Posts Tagged ‘airplane’

I am so excited this morning. I heard the President’s speech about the high speed train system. I swear, every time he steps up to the mike, I get more hopeful for the future of this country.

Images of the future look positively clean and space-age, as gleaming trains speed across the country. Indiana to Wyoming in just over three hours would be a possibility. I could do a book tour without getting on an airplane.

Now, I really would like to take an old fashioned train trip, watching the scenery float by; having lazy conversations while eating in the dining car. My great grandfather worked on trains. Way back then, they used to throw the dishes out at the end of the line, rather than wash them. When great-granddad got off work, he would go to the dish pile and collect the unbroken dishes and bring them home.

There were three adults and six children living in that home and it was the depression. These dishes were a big help. I still have an oval plate and two coffee cups. The cups had two handles on them so that you could sip your coffee with less chance of spilling it on you.

I don’t think spilling will be an issue on a train going three hundred miles an hour. That track had better be smooth.

I can’t wait.


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I found my Hawaii trip book. While we were on the trip, I kept a journal of the interesting things that happened. When we got home, I had some spare time and made a Hawaii trip book. I was teaching art to homeschoolers; with the Casper Area Christian Home Educators and we were going to create some books, so my excuse was education.


But, I now digress, as if I don’t all the time, to insert some illustrations, make corrections and add a few forgotten items. 




The illustration(and photo)above, on the left, is Robert. I think it is too small to see, but he’s waving out of the pinkish van. Robert was a cute little bowlegged two year old (not four), who had fallen in love with my mother. Mostly, all he could say was “Wa at?” (This meant “What’s that?”) He was a curious little boy with bananas and pop tarts and a buzzing raspberry noise, that sprayed juice on everything, every time a car passed by.


When the van arrived in Douglas, Wyoming, we were transferred to a small bus and eventually large bus. In Denver, we purchased tickets for yet another bus to take us to the airport and were told it would leave in ten minutes. Four requests, and an hour and a half later, I again inquired as to when it was actually coming. We were told that the bus had left the bus barn and not been heard nor seen since. They did not seem too concerned over losing a bus. I guess it happens frequently.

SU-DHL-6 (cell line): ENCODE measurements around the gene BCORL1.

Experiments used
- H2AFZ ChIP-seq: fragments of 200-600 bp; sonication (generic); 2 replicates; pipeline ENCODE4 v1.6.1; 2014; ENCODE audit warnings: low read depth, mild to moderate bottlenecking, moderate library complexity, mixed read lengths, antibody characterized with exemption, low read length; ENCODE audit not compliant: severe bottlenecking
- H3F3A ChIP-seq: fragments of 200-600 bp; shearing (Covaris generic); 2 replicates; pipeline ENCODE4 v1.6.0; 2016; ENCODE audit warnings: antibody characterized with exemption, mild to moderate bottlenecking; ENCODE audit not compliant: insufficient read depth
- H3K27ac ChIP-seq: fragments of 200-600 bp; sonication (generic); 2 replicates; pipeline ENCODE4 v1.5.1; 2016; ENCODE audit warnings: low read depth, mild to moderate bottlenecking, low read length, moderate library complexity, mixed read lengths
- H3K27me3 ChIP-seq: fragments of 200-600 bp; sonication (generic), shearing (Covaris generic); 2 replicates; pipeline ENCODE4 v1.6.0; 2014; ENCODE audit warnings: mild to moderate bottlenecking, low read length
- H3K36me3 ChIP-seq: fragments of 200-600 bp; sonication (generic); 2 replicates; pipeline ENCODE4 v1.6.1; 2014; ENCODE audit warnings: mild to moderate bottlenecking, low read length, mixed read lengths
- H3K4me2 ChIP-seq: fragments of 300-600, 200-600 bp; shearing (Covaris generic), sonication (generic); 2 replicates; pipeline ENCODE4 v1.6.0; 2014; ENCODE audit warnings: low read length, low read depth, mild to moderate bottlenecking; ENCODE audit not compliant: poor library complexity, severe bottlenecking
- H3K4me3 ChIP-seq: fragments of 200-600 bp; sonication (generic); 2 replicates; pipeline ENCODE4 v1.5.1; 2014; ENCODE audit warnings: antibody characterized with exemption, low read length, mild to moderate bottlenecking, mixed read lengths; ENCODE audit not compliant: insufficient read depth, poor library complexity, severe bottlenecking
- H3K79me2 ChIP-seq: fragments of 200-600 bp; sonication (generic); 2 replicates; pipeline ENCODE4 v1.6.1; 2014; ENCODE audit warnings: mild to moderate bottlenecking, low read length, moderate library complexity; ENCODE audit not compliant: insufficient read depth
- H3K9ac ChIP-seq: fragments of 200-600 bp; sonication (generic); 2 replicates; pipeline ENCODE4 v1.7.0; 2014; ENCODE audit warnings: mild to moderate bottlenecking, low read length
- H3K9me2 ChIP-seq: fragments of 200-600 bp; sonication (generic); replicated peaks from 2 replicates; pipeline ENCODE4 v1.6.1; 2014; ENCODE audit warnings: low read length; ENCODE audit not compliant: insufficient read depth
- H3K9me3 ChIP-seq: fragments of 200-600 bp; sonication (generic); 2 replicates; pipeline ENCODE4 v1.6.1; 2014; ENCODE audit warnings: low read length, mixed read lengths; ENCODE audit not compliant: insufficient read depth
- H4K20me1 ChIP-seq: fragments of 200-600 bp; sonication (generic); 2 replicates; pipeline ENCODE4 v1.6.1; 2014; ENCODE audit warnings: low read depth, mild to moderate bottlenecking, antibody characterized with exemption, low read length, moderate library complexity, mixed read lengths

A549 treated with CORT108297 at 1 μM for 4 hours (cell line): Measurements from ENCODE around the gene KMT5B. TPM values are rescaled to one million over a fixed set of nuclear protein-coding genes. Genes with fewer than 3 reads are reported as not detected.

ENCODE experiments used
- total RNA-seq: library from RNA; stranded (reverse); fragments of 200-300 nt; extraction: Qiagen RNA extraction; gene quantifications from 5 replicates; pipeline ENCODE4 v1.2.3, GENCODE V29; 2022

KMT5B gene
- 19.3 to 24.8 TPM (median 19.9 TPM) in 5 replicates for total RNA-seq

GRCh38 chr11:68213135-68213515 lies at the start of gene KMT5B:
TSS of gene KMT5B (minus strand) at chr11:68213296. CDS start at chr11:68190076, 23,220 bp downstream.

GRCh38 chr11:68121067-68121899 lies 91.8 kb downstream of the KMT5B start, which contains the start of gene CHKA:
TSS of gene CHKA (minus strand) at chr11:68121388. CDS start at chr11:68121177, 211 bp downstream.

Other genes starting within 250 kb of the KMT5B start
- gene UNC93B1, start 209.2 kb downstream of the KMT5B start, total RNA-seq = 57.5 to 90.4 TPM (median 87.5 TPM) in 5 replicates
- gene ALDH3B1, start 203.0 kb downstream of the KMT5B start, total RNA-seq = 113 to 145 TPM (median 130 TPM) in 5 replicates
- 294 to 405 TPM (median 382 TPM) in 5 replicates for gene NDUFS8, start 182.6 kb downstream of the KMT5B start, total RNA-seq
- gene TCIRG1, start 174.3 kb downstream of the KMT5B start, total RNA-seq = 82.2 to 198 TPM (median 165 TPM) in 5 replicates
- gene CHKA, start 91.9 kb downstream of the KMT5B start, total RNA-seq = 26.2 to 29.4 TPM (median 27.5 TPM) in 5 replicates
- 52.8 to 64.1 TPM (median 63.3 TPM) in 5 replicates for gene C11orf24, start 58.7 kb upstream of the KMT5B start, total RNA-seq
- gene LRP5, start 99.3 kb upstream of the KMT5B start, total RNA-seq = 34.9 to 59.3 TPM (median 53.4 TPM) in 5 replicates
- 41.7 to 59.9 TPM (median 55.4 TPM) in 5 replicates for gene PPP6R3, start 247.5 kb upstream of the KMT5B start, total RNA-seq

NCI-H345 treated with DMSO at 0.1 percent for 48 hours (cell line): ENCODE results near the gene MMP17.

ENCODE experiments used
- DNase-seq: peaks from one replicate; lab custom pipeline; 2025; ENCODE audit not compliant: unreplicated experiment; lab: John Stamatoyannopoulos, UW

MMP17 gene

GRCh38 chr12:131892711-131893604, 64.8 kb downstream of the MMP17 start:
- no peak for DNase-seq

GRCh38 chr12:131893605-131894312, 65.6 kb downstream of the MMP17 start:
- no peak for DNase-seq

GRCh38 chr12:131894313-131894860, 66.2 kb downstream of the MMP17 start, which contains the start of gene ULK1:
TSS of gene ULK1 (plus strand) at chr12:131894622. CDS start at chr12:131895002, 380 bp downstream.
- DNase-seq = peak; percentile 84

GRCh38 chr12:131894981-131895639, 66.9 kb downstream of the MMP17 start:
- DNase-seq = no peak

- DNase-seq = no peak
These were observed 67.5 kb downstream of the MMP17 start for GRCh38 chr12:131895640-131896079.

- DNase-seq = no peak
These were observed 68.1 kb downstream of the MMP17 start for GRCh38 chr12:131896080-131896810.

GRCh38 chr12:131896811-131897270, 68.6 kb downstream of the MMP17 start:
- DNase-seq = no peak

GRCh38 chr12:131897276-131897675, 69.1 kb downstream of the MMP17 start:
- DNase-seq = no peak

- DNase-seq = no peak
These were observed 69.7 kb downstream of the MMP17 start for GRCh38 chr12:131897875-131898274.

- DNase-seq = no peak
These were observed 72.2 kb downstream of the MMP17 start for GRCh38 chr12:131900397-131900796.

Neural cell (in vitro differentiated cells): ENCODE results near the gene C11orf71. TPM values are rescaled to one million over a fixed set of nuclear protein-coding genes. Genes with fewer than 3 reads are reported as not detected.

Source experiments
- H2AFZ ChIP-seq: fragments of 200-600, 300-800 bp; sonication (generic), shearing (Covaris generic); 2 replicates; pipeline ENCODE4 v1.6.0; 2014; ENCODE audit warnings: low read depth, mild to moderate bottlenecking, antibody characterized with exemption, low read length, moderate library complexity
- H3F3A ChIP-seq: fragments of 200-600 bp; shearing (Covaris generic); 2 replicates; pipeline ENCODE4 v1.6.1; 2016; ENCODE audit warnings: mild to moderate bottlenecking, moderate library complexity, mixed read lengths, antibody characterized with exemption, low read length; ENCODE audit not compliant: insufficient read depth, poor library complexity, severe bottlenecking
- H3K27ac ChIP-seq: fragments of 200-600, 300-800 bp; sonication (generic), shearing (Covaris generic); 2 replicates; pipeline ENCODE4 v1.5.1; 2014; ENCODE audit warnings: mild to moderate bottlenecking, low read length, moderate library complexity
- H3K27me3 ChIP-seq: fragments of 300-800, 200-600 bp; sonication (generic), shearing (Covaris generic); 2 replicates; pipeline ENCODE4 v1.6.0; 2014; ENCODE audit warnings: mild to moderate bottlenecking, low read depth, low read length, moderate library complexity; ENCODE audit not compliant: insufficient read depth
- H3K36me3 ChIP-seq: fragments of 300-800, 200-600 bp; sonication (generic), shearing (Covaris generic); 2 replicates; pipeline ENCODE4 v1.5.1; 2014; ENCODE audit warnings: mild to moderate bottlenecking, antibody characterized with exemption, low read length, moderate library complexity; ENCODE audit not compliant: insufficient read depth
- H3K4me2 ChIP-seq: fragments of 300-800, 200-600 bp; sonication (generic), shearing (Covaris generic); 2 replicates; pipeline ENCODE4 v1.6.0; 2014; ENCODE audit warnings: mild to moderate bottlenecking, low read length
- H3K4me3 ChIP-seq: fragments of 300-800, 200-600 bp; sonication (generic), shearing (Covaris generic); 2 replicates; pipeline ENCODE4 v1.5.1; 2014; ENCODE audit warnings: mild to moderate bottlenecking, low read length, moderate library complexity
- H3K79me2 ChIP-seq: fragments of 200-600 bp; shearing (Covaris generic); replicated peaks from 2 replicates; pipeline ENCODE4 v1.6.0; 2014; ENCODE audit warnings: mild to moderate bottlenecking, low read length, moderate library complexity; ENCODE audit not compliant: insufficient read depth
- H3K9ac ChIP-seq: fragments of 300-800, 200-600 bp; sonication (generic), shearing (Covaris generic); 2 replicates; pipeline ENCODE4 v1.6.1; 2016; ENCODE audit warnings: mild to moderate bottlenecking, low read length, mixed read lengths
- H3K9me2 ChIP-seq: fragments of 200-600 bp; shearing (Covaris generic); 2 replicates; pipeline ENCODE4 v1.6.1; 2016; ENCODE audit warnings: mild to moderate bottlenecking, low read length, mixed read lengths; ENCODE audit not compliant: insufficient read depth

They did pay for mom, myself and a German law student, to cram into the back of a cab, with our luggage. I was afraid to ask what the cab driver had in the trunk that took up all the room, necessitating us to hold our luggage.


The illustration above (picture on right) makes us seem like we are merrily singing on our way, but we were NOT. Screaming, yes. Singing, no. Trust me on this. We were white knuckled as we pray for our lives in this 90mph wild ride to the airport.


Mom and I then called the motel to get our ride from the airport. When we arrived at the motel, we were met with stunned silence upon learning that we had to be at the airport at 3:30 am. Bless his heart, the poor driver who took us, from airport to motel, offered to take us back in the wee hours of the morning.


Mom’s luggage was flagged to be checked at the airport in Denver and she was hauled off to a private room to watch her undies being pawed. We were never sure what contraband she carried, but we think a little odd folding flashlight may have been deemed dangerous. I insisted all my rolls of film be checked by hand and they were NOT happy with that either. This was before 9/11 and I found it hilarious, later in the trip, when I set off one of the airport security machines in Hawaii. They stopped me from emptying my pockets, and turned their machine off before waving me through, unchecked, stating it was probably just my hair clip.



The plane was worse than riding the bus or taxi. I’m not a big fan of flying. It is crowded, claustrophobic and boring.  I still had bacterial bronchitis and was on some heavy duty medicine, so every time the plane banked, rose, dropped or moved, I had intense vertigo. That lasted for one hour, 23 minutes and 16 seconds, until we landed in Salt Lake City. The next plane was larger and either, I adjusted, or it was a smoother ride, because the vertigo stopped and two hours later we landed at LAX.


Mom being a small town girl and not having worked in Chicago for many years as I did, never learned “street” rules and big city eye avoidment. So, a “friendly” man followed us around the airport in the early morning hours until we caught our plane for Hawaii. She was a bit nervous about this. My response was, “I told you not to look him in the eye.” I’m not at my best when I have to go through two 6am’s in one morning.


We had our first Hawaii touchdown in Maui. It was a short lay over so a group of us stood out on the lanai and breathed in our first breath of tropical air. It is heaven on earth. I was ready to put down roots and still dream about it. I wanted to call home and tell them to sell everything, ‘cause I was staying.


The air smelled with a delicate scent of flowers and the temperature was perfect. It is like being enveloped in a perfect cloud; not too hot, nor too cold, not too dry, nor too wet.


Tomorrow: The little plane that couldn’t, Our lower floor reserved room on the 16th floor, and being kidnapped by Pleasant Hawaiian with one pat of butter and no water refills.

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